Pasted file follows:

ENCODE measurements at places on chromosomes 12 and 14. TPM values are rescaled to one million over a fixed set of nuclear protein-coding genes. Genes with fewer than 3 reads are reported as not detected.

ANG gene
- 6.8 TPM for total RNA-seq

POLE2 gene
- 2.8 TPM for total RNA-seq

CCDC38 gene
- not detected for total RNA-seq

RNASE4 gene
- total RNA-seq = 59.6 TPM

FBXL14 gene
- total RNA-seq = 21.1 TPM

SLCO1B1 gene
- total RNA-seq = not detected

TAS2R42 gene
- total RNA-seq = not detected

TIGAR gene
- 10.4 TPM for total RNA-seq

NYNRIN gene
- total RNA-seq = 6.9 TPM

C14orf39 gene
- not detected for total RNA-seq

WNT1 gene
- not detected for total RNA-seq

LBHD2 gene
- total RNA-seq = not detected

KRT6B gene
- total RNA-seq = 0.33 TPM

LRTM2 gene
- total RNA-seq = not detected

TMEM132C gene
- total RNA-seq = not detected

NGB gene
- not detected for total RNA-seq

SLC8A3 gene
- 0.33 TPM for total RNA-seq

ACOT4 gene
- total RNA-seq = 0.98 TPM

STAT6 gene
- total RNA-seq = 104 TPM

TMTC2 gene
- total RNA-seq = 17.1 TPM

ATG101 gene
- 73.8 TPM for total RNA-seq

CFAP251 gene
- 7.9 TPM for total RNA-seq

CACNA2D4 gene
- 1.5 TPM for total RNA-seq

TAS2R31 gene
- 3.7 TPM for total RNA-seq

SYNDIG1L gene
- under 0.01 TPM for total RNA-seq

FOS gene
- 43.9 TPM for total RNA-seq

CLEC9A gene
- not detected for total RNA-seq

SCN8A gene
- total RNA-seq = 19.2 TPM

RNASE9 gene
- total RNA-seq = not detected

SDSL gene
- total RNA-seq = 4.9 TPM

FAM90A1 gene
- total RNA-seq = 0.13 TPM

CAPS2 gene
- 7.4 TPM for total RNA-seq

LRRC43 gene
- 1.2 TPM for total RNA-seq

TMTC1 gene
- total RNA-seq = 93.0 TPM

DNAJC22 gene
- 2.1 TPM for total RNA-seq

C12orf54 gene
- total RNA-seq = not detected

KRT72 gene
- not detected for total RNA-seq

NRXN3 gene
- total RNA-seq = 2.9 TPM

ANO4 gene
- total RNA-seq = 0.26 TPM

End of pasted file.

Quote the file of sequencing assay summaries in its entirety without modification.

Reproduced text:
ENCODE measurements at places on chromosomes 12 and 14. TPM values are rescaled to one million over a fixed set of nuclear protein-coding genes. Genes with fewer than 3 reads are reported as not detected.

ANG gene
- 6.8 TPM for total RNA-seq

POLE2 gene
- 2.8 TPM for total RNA-seq

CCDC38 gene
- not detected for total RNA-seq

RNASE4 gene
- total RNA-seq = 59.6 TPM

FBXL14 gene
- total RNA-seq = 21.1 TPM

SLCO1B1 gene
- total RNA-seq = not detected

TAS2R42 gene
- total RNA-seq = not detected

TIGAR gene
- 10.4 TPM for total RNA-seq

NYNRIN gene
- total RNA-seq = 6.9 TPM

C14orf39 gene
- not detected for total RNA-seq

WNT1 gene
- not detected for total RNA-seq

LBHD2 gene
- total RNA-seq = not detected

KRT6B gene
- total RNA-seq = 0.33 TPM

LRTM2 gene
- total RNA-seq = not detected

TMEM132C gene
- total RNA-seq = not detected

NGB gene
- not detected for total RNA-seq

SLC8A3 gene
- 0.33 TPM for total RNA-seq

ACOT4 gene
- total RNA-seq = 0.98 TPM

STAT6 gene
- total RNA-seq = 104 TPM

TMTC2 gene
- total RNA-seq = 17.1 TPM

ATG101 gene
- 73.8 TPM for total RNA-seq

CFAP251 gene
- 7.9 TPM for total RNA-seq

CACNA2D4 gene
- 1.5 TPM for total RNA-seq

TAS2R31 gene
- 3.7 TPM for total RNA-seq

SYNDIG1L gene
- under 0.01 TPM for total RNA-seq

FOS gene
- 43.9 TPM for total RNA-seq

CLEC9A gene
- not detected for total RNA-seq

SCN8A gene
- total RNA-seq = 19.2 TPM

RNASE9 gene
- total RNA-seq = not detected

SDSL gene
- total RNA-seq = 4.9 TPM

FAM90A1 gene
- total RNA-seq = 0.13 TPM

CAPS2 gene
- 7.4 TPM for total RNA-seq

LRRC43 gene
- 1.2 TPM for total RNA-seq

TMTC1 gene
- total RNA-seq = 93.0 TPM

DNAJC22 gene
- 2.1 TPM for total RNA-seq

C12orf54 gene
- total RNA-seq = not detected

KRT72 gene
- not detected for total RNA-seq

NRXN3 gene
- total RNA-seq = 2.9 TPM

ANO4 gene
- total RNA-seq = 0.26 TPM